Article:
Assistant Attorney General Joel Klein, who lead the government's antitrust case against
, said Tuesday that he would leave the
Department of Justice
at the month's end.
Klein, who became the government's antitrust chief on July 1997, won a federal judge's
ruling June 7 that Microsoft should be split in two for violating antitrust laws. The case, far and away his most high-profile battle, is on appeal to the
U.S. Supreme Court
"The time has come to seek out new challenges," Klein said in a statement. "I have done what I set out to do here, and our work is on the right track." He did not disclose his future plans.
Since he won the verdict against Microsoft, Klein has asked the Supreme Court to hear the company's appeal immediately, skipping a review by the
U.S. Circuit Court of Appeals for the District of Columbia
, which has ruled in the software company's favor in a similar previous case. Should the appeal go to the high court, it would be argued for the government by the U.S. solicitor general, not by Klein.
Klein "will be remembered for many remarkable decisions and actions taken under his leadership, and particularly for the courage and vision he demonstrated in the Microsoft antitrust case," Attorney General Tom Miller of Iowa, a leader of the 19-state working group of states in the Microsoft case, said in a statement.
Many of Klein's top cases have been resolved or are now out of his hands.
, the second- and third-largest U.S. long-distance operators,
withdrew their merger plans in July after the Justice Department filed suit to block the deal. The government rested its case against
last month, and U.S. District Judge Barbara S. Jones is set to rule in late October. And a case against
, which is owned by
, will not open until next year.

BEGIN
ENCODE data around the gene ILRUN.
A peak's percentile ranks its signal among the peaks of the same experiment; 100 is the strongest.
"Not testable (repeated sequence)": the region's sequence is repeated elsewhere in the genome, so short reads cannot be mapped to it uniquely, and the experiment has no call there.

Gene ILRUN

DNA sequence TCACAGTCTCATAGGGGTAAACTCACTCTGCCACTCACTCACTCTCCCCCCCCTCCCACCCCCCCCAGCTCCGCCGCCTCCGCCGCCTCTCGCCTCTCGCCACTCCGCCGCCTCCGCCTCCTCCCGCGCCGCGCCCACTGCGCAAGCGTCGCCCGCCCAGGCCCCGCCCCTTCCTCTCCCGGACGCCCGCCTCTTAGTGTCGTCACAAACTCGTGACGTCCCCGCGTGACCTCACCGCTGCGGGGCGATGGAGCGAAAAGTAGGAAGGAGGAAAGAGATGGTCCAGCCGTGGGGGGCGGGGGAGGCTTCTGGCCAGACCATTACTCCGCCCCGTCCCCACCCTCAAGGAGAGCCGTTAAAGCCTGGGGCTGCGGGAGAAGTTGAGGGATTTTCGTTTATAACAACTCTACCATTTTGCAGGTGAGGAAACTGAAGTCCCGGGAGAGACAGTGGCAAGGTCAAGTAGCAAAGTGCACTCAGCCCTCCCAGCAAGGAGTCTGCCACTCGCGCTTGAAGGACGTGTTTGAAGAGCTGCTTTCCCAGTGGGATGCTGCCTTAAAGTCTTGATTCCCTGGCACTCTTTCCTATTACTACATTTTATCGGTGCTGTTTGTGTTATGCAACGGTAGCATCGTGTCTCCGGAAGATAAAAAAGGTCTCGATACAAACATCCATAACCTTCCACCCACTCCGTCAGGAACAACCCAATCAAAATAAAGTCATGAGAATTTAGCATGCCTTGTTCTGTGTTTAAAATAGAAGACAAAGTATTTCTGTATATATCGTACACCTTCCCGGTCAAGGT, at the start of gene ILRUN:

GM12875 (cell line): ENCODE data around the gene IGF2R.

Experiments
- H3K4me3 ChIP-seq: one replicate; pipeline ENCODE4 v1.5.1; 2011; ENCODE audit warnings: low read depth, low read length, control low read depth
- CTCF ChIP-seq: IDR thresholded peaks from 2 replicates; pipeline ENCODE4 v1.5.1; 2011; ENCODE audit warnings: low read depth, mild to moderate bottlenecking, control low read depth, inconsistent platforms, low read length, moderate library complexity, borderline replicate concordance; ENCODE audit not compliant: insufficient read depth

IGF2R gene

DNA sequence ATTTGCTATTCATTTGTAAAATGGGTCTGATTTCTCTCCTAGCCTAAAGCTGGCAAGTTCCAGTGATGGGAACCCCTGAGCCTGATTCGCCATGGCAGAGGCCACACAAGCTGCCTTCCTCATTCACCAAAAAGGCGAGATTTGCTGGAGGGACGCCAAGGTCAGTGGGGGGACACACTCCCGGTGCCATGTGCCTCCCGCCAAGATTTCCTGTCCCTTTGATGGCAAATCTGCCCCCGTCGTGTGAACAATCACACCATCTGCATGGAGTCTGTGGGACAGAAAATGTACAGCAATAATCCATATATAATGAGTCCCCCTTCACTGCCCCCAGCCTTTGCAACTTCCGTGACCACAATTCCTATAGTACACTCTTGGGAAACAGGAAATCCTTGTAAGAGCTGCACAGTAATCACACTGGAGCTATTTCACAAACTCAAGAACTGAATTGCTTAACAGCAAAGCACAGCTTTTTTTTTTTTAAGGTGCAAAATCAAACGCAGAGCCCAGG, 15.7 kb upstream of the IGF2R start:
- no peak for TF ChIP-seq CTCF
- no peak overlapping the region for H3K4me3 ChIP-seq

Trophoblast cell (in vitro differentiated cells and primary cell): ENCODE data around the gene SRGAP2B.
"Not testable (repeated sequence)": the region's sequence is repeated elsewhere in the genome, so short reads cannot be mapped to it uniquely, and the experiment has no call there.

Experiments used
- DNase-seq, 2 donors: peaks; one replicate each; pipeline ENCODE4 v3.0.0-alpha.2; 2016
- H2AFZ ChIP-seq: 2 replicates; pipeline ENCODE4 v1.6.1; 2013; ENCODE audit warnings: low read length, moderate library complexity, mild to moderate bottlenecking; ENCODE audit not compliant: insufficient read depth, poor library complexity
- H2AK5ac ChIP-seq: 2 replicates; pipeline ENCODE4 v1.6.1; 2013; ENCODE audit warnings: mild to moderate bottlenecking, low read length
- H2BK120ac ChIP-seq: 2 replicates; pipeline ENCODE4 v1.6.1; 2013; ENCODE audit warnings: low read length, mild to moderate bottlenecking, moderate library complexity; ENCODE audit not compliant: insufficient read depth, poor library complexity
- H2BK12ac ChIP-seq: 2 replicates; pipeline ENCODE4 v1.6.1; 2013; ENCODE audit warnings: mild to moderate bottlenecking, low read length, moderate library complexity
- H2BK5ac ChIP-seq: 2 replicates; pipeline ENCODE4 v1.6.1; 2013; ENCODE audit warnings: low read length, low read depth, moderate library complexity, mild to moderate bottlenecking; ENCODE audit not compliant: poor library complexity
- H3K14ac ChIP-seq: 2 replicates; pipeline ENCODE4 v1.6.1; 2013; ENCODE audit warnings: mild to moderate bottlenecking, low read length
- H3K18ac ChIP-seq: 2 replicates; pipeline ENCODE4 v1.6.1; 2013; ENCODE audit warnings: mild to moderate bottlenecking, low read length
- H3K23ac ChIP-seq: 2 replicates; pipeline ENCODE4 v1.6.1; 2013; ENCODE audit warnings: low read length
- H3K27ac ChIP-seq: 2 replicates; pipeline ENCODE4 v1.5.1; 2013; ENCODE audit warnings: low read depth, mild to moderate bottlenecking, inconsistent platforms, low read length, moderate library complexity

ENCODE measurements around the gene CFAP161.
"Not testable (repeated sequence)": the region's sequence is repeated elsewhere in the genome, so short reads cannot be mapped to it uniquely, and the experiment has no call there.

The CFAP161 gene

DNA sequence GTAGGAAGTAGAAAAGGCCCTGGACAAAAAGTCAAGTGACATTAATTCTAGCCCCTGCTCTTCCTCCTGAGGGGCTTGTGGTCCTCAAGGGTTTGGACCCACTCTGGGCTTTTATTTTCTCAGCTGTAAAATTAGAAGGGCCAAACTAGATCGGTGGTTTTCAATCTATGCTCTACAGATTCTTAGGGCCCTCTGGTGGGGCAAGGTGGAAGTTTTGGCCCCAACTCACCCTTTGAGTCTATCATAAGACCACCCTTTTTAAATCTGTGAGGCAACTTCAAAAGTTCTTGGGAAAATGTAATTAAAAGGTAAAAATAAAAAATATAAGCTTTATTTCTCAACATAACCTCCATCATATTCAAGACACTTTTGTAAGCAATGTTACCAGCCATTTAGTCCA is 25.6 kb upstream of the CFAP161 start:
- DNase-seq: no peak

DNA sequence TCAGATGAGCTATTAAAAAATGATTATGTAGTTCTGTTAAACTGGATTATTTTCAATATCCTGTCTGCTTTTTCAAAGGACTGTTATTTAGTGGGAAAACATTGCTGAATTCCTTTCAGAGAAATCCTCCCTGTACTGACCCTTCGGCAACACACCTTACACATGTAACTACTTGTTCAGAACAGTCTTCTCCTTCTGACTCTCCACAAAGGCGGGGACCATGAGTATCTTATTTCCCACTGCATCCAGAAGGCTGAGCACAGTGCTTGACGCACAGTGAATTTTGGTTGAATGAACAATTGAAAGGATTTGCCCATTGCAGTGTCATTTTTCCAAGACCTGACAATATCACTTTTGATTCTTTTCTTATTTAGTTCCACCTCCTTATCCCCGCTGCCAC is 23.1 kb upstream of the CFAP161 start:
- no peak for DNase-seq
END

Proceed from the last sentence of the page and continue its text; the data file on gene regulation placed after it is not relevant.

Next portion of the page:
Last week, Klein indicated a change of tone in U.S. policy toward increasingly commonplace cross-border mergers. He told a group of lawyers, economists and antitrust officials at the
European Union's Merger Task Force
that the formation of an international group to scrutinize such deals might relieve political friction and reduce the regulatory burden on merging companies generated by increasingly large and complex deals.
Klein, 53, joined the Justice Department in 1995. Before that, he was deputy counsel to
A. Douglas Malemed, Klein's deputy, will become acting assistant attorney general. He has worked on the Microsoft case, as well as appellate litigation, international activities and telecommunications policy, according to his government biography. Like Klein, he spent more than two decades in private practice in Washington before joining the Justice Department. He is one year older than Klein.
"Joel Klein has been a champion for America's consumers," Attorney General Janet Reno said. "He has fought tirelessly for marketplace competition, and Americans have enjoyed better products, more choices, and lower prices as a result."
All federal political appointees typically submit their resignations after a presidential election, leaving the new administration to decide which resignations to accept. When he took office on Jan. 20, 1992, President Clinton in his inaugural address thanked and dismissed many such federal employees. Clinton, a Democrat, took office after 12 years of Republican rule.
Microsoft had no immediate comment.